Sigh. I made it clear it was a personal speculation.

    Since I'm not an employee of Pocket, I can still only speculate, but it seems to me - wrong or not - that IDW was on much safer ground. Two-parter by two-parter, they were reimagining particular TOS episodes, and working with Bob Orci. Only a few, more recent, issues have had original stories. Only the Sarek story and the Keenser one-shot were original and within the scope of possible story threads of the then-forthcoming movie. Other titles have been prequels. The three YA novels, also, are all prequels. The new computer game is also off on a prescribed tangent; even its Gorn adversaries are from a different dimension(?).

    IIRC, a lot of those early novels which "almost were", on Steve Roby's site, were mostly only proposals and sample chapters, not full, completed and edited manuscripts. (Many spec proposals for media tie-ins are not even done under contract and no payment is due.)

    I wasn't assuming inevitability. I thought I carefully worded that I thought that "it's reasonable to expect" that four bought and paid for novels will eventually get published once the trilogy has been completed.

    Well, if the pay is only "measly", then I guess you're right. Maybe those accountants got fired when they let Marco and Margaret go? :eek:

    I knew I shoulda just ignored this thread - and let poor ol' Lt. Cheka Wey wallow in his misery.

    You hear that, Lt. Cheka Wey?: I was wrong and the novels might never come out after all!
     
  15. Allyn Gibson

    Allyn Gibson Vice Admiral Admiral

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    Reading between the lines of what Christopher's saying here, it sounds like the issue is really with Bad Robot. If so, several theories suggest themselves.

    1) Pocket's license doesn't extend to cover the new film and Pocket was unaware of that. (I would rate this as unlikely, though, as the first film was novelized and there was the line of youth novels.)

    2) Bad Robot doesn't want to work with Pocket Books for whatever reason and thus won't approve any manuscripts from Pocket. (I would rate this as slightly less unlikely, though Bad Robot and Pocket did work together on a line of Alias novels.)

    3) Bad Robot is willing to work with Pocket, but not with people working for Pocket, for whatever reason. (I don't know how to rate this one at all.)

    Now, it's possible that I'm misreading what Christopher is trying to say without saying directly, in which case none of these will apply. I always thought that the announcement of the cancellations sounded like Pocket falling on their sword for decisions made elsewhere. (And as the licensee, they would be the ones to take the fall, even if they weren't at fault.)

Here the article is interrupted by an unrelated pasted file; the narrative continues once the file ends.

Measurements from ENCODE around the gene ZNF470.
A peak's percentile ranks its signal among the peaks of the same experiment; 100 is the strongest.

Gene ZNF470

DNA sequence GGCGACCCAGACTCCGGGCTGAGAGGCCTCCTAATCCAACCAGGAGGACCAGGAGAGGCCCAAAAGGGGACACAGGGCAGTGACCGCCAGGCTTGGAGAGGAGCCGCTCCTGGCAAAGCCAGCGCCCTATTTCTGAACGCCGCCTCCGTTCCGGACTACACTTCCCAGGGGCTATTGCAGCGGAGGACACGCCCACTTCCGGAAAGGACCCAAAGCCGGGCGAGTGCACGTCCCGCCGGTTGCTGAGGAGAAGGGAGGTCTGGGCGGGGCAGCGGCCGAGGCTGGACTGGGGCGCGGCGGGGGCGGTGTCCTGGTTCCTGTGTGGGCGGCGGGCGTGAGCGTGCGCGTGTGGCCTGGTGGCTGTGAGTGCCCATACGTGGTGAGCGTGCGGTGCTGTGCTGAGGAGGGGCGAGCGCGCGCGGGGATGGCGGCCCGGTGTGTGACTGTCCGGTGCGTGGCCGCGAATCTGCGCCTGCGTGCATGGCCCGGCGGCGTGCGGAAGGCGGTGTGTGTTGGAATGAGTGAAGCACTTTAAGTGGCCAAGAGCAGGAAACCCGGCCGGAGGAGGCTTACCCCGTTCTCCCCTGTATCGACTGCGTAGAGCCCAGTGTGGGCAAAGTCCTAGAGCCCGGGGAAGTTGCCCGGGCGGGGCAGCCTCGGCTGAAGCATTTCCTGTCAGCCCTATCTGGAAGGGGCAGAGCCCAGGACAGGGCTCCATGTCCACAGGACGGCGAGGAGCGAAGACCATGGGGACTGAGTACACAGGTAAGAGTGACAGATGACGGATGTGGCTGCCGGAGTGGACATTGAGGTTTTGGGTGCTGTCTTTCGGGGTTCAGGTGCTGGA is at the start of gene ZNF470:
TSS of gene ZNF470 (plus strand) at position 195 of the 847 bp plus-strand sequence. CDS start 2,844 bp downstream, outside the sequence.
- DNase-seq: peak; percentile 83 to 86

16. Christopher

    Christopher Writer Admiral

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    Which isn't a promise that they will be published -- just an acknowledgment that things were still somewhat indefinite at the point that press release was issued. But that was four years ago, and the books are still nowhere to be seen, nor has there been any effort to develop any alternative Abramsverse prose tie-ins other than the YA books. I think by this point it's wise to stop holding your breath.


    Which is exactly the point: that you don't know enough about the situation to make any assumptions about what the reasons are for the cancellation or what might happen in the future. The wisest and most honest answer to give anyone who asks those questions is "I don't know."


    Again: That was four years ago. There would've been plenty of time over the past year or two to revise the books, or replace them with new books, and get them on shelves as a tie-in for Into Darkness, just like IDW did with the comics.


    Not true. That didn't stop Orci from keeping the IDW comics consistent with the film. And he wouldn't have had to breach confidentiality about the villain just to tell us what subjects to avoid. This is routine for any tie-ins to ongoing series. Marvel and Lucasfilm faced the same issues decades ago with the original Star Wars comics. Lucasfilm told Marvel to avoid telling stories about certain subject areas, like confrontations between Luke and Vader, or advancing the Luke-Leia relationship. They didn't have to breach any confidences, just give broad guidelines about what topics to avoid. These are easy matters to deal with and don't require cancelling tie-in lines.